The Covid-19 crisis has brought to light the lack of protection of freelancers and independent workers in the UK and US, forcing governments to adjust their policies to include them in income support schemes and sick leave.
The crisis has also accentuated solidarity and camaraderie between fashion freelance workers, who have started to think about unionisation and self-organising.
While organisations lobbying the government for the fashion sector and protecting freelancers exist, some think a formal protecting body specifically dedicated to fashion independent workers is needed to address industry-specific issues.
Patrick Clark (pictured above), a self-employed fashion stylist and writer based in Paris, has gone six weeks with no work during the global pandemic, as jobs were cancelled as soon as the lockdown was announced in France on 17 March. Clark is one of many freelance fashion workers, including stylists, makeup artists, hair stylists and models, who have suddenly lost their sources of income since the Covid-19 pandemic took hold of the world, forcing countries to enact lockdowns and strict social distancing measures that have made fashion shoots and productions impossible.
Self-employed workers represent a significant part of the workforce in creative industries. In the UK, there are more than 660,000 self-employed creative workers, according to 2019 data from the Creative Industries Federation. In the US, 75 per cent of those working in the arts and design sector are freelancers, according to a 2019 survey conducted by Edelman Intelligence for Upwork and Freelancers Union. As a cross-sector group, freelancers’ contribution to the economy ranges from £275 billion in the UK to $1 trillion, or five per cent of GDP, in the US. Yet the workforce remains one of the least protected.
“This crisis has exposed how little our current labour policies offer independent workers in terms of rights, protections and benefits,” says Diane Mulcahy, author of The Gig Economy and professor at Babson College, Massachusetts. US and European governments have had to change their policies in response: in the US, independent workers now qualify, for the first time, for unemployment insurance, which supports workers who have lost their job by no fault of their own. In the UK, the self-employed have gained access to statutory sick pay, which wasn’t available to them before.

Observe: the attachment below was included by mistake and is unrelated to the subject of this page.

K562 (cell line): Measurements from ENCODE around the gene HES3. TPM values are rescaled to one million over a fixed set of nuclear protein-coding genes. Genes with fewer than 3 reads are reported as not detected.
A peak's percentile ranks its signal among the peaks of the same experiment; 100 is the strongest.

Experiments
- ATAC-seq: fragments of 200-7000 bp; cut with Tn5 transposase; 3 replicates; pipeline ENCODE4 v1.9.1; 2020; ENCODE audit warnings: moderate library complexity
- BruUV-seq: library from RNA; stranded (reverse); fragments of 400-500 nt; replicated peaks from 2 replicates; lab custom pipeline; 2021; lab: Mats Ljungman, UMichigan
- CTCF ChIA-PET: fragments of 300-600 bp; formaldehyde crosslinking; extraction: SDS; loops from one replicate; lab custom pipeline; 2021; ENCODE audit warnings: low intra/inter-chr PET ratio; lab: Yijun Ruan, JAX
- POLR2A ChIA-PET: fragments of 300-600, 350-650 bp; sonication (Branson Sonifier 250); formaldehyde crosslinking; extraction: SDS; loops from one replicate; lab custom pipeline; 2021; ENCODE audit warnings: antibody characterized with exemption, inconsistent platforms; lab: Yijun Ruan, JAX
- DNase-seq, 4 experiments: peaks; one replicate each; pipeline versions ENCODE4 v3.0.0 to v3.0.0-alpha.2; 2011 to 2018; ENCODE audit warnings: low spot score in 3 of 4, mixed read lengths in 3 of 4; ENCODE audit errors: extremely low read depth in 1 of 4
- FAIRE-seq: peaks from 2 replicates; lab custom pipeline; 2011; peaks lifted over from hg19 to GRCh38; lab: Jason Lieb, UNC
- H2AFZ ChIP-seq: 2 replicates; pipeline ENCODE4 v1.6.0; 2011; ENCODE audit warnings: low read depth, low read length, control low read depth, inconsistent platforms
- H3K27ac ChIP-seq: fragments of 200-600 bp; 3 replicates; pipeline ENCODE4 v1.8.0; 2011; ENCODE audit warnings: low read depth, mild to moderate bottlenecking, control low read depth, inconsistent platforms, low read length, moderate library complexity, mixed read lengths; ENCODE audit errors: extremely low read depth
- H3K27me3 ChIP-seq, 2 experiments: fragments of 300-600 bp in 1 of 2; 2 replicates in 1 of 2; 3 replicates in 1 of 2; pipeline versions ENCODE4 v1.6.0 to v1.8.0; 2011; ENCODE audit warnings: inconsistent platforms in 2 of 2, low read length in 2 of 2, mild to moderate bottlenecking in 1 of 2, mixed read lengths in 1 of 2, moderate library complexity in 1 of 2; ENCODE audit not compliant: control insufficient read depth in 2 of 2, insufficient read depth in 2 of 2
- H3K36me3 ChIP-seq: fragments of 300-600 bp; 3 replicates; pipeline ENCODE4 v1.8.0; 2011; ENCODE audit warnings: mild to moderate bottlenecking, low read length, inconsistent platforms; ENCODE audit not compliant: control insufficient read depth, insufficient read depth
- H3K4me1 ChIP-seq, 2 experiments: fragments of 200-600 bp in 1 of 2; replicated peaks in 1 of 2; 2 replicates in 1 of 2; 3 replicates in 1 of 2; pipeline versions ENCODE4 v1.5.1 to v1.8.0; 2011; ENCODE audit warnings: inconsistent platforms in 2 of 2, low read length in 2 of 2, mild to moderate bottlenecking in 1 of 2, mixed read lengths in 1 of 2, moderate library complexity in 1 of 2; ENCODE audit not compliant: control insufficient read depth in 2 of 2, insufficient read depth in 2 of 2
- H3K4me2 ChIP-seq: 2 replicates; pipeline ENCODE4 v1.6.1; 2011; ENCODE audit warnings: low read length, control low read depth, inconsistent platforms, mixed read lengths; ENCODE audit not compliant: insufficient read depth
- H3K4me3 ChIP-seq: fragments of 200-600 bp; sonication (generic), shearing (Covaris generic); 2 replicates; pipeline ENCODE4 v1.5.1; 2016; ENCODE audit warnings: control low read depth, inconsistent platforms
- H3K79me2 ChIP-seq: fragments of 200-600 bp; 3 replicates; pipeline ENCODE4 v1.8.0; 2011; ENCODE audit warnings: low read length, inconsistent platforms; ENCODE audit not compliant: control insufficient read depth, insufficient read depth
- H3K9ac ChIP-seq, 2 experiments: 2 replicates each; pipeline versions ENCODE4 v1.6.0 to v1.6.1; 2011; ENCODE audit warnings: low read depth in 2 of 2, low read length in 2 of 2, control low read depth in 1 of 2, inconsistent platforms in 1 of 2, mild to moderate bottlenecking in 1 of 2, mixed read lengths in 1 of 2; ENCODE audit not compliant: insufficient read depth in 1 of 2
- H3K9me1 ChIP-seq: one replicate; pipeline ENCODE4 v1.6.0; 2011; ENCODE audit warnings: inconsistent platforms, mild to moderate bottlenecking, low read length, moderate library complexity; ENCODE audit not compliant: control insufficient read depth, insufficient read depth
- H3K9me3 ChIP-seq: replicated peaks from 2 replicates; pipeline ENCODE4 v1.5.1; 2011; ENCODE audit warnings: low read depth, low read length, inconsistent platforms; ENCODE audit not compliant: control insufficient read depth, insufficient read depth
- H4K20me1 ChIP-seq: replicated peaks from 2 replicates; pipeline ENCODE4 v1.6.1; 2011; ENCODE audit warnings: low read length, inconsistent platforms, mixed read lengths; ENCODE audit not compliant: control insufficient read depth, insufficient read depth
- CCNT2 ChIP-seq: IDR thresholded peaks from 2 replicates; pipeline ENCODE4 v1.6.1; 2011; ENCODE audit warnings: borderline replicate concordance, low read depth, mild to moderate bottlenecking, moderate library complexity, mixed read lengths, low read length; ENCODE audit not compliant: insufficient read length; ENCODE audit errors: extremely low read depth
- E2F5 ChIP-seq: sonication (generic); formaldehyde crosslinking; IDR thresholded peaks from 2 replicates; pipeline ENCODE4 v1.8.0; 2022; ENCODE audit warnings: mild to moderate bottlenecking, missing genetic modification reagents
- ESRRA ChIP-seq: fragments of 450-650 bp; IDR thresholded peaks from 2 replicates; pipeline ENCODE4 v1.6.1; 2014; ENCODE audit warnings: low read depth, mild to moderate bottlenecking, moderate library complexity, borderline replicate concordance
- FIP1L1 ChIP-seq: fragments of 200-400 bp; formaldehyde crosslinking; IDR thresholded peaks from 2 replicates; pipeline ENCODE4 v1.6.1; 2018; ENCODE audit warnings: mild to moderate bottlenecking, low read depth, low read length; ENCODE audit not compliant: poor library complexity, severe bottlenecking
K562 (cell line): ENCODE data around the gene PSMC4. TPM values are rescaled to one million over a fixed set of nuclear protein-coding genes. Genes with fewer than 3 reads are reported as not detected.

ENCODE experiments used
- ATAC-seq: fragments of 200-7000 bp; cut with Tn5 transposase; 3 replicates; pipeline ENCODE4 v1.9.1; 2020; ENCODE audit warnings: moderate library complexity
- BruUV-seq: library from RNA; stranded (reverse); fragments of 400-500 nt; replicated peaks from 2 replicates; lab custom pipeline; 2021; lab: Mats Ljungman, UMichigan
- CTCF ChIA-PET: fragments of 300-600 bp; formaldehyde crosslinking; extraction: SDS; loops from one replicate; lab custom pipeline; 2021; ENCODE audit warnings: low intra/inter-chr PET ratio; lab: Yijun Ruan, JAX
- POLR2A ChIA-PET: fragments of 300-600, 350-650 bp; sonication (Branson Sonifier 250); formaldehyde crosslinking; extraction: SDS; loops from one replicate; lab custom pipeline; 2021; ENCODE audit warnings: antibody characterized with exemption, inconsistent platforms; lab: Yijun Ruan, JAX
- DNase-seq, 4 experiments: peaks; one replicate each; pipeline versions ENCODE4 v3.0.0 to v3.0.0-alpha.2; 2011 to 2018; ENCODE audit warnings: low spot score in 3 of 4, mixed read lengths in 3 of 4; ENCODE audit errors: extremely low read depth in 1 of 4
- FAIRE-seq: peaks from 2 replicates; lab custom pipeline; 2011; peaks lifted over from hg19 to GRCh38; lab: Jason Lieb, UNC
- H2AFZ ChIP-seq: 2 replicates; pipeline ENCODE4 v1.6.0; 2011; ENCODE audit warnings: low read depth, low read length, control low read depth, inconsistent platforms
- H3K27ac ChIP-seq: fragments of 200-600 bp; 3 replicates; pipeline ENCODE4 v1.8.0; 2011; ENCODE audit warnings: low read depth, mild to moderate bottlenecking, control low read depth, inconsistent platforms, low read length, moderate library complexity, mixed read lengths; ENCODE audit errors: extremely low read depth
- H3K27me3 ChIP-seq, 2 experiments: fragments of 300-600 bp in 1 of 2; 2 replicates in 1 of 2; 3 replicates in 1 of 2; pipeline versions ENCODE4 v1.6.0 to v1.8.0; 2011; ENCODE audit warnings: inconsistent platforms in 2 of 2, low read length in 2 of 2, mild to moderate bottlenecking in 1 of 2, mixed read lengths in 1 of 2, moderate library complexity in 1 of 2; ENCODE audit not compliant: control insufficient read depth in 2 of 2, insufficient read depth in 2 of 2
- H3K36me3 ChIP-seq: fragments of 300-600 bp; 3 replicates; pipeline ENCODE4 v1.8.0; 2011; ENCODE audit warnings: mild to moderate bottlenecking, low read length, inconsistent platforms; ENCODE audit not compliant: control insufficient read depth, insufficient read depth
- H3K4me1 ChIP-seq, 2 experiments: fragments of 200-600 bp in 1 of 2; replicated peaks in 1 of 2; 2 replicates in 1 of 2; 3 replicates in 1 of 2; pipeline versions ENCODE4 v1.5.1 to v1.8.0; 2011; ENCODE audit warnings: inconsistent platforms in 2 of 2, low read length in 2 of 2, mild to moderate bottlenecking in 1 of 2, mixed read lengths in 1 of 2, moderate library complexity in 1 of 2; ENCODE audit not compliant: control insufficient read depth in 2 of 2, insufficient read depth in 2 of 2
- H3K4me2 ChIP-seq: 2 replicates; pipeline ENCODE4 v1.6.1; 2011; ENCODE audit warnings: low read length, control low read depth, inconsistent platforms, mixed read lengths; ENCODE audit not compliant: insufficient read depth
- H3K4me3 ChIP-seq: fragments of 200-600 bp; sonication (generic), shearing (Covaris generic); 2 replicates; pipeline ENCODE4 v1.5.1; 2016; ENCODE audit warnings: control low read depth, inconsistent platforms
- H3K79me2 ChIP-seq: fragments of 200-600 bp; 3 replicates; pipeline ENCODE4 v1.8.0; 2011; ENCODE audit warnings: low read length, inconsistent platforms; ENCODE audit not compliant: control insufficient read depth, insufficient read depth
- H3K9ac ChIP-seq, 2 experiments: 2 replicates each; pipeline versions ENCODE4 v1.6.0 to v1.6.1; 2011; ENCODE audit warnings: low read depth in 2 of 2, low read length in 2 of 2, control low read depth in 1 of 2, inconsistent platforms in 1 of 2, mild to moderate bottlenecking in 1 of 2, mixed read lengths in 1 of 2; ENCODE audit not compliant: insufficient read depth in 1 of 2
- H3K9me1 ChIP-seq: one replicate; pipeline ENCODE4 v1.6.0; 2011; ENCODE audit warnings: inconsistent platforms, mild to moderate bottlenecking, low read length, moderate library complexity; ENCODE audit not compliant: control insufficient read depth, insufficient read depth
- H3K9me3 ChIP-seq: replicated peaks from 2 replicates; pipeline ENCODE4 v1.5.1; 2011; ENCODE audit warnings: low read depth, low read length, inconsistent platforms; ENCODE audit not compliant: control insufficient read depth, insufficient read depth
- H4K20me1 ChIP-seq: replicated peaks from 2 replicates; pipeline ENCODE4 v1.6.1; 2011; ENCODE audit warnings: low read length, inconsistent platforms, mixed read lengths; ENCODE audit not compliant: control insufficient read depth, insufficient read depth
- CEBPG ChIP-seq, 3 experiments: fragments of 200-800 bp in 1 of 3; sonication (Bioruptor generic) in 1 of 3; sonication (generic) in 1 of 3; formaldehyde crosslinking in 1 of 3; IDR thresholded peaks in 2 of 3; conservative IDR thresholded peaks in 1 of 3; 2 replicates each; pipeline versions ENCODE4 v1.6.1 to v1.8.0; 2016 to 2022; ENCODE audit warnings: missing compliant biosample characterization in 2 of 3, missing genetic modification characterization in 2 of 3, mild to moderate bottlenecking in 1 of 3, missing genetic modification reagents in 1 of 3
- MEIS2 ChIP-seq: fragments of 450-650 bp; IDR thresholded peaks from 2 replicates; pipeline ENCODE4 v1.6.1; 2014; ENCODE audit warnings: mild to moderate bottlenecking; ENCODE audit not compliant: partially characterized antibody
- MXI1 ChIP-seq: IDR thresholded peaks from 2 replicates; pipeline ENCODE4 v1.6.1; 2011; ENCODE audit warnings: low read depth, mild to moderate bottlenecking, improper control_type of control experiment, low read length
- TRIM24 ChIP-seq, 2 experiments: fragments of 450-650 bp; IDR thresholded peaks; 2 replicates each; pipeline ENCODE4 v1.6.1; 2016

Since the start of the lockdown in the UK, freelance stylist and writer Roberta Hollis has been giving advice on how to navigate the situation to her freelance colleagues through her Instagram profile and a dedicated Covid-19 freelance support page on her website.
© Roberta Hollis
The crisis has also exposed and exacerbated long-standing issues in the sector like late payments, low wages, arbitrary pay scales, free labour and precarious commissioning, which, while vexing the whole category, are common in fashion. The nature of the highly competitive industry makes it difficult for people to share experiences with each other, create a support system and build a common front to hold clients accountable for late payments, wages and commissions. As the pandemic pushes on, some freelancers are recognising the need for unionisation.
Rafael Espinal, executive director of the Freelancers Union in the US, says that the majority of individuals who have reached out to the union are people who work in the fashion industry. “This crisis has created a larger awareness of the need for there to be more organisation.”
Present and future representation
There are a number of organisations and councils in the US and the UK dedicated to promoting fashion and representing the sector with the government, including the Council of Fashion Designers of America and the British Fashion Council. Both countries also have organisations dedicated to self-employed workers, like the Freelancers Union in the US, the Association of Independent Professionals and the Self-Employed (IPSE) and the Federation of Small Businesses (FSB) in the UK. But no union or organisation specifically dedicated to independent workers working in fashion exists.
“My sense is that people within the sector are not aware that they might need a union as they have never had that structure and support,” writes Tamara Cincik, founder and CEO of Fashion Roundtable, a lobbying group that has worked with the UK media and entertainment contract and freelance union Bectu to launch a new union offer for membership to fashion assistants, a category that often works under poor payment terms and without insurance.
Freelance fashion workers signed to a creative and talent agency are in some cases more protected, as agencies can chase invoices from clients. “To make sure everybody gets paid has been paramount for us,” says Carol Hayes, founder of Carol Hayes Management. The agency, as well as others including S Management and Webber Represents, has also financially helped talents during the pandemic by advancing payments, regardless of whether the invoice was covered by the client. Most of the agencies Vogue Business spoke to were also offering guidance to their talents on how to navigate government schemes and applications.